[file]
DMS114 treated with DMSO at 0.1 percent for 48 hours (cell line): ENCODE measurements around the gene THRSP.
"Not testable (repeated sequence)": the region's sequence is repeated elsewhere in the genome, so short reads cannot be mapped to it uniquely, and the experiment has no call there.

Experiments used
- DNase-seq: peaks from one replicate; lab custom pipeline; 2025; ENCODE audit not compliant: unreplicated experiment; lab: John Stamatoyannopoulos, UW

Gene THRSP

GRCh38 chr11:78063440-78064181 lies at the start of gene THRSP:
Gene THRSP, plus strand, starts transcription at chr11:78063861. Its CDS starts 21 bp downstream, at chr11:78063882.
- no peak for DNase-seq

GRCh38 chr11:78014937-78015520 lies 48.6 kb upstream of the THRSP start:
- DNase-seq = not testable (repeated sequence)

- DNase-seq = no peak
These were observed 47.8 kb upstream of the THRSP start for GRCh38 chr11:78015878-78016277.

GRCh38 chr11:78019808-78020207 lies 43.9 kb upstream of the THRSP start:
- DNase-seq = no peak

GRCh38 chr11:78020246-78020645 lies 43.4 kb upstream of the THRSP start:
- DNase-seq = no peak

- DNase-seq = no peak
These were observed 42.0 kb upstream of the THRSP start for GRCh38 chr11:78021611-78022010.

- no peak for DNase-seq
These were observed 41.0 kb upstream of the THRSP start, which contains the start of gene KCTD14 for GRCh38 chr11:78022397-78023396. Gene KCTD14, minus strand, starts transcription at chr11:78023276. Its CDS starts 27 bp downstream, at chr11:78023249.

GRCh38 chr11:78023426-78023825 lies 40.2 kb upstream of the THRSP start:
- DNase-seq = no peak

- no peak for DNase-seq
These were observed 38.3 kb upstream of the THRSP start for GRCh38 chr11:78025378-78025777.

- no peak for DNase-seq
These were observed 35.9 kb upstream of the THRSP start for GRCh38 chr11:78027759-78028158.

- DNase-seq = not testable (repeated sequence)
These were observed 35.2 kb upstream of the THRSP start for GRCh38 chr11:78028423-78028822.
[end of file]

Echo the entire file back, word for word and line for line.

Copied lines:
DMS114 treated with DMSO at 0.1 percent for 48 hours (cell line): ENCODE measurements around the gene THRSP.
"Not testable (repeated sequence)": the region's sequence is repeated elsewhere in the genome, so short reads cannot be mapped to it uniquely, and the experiment has no call there.

Experiments used
- DNase-seq: peaks from one replicate; lab custom pipeline; 2025; ENCODE audit not compliant: unreplicated experiment; lab: John Stamatoyannopoulos, UW

Gene THRSP

GRCh38 chr11:78063440-78064181 lies at the start of gene THRSP:
Gene THRSP, plus strand, starts transcription at chr11:78063861. Its CDS starts 21 bp downstream, at chr11:78063882.
- no peak for DNase-seq

GRCh38 chr11:78014937-78015520 lies 48.6 kb upstream of the THRSP start:
- DNase-seq = not testable (repeated sequence)

- DNase-seq = no peak
These were observed 47.8 kb upstream of the THRSP start for GRCh38 chr11:78015878-78016277.

GRCh38 chr11:78019808-78020207 lies 43.9 kb upstream of the THRSP start:
- DNase-seq = no peak

GRCh38 chr11:78020246-78020645 lies 43.4 kb upstream of the THRSP start:
- DNase-seq = no peak

- DNase-seq = no peak
These were observed 42.0 kb upstream of the THRSP start for GRCh38 chr11:78021611-78022010.

- no peak for DNase-seq
These were observed 41.0 kb upstream of the THRSP start, which contains the start of gene KCTD14 for GRCh38 chr11:78022397-78023396. Gene KCTD14, minus strand, starts transcription at chr11:78023276. Its CDS starts 27 bp downstream, at chr11:78023249.

GRCh38 chr11:78023426-78023825 lies 40.2 kb upstream of the THRSP start:
- DNase-seq = no peak

- no peak for DNase-seq
These were observed 38.3 kb upstream of the THRSP start for GRCh38 chr11:78025378-78025777.

- no peak for DNase-seq
These were observed 35.9 kb upstream of the THRSP start for GRCh38 chr11:78027759-78028158.

- DNase-seq = not testable (repeated sequence)
These were observed 35.2 kb upstream of the THRSP start for GRCh38 chr11:78028423-78028822.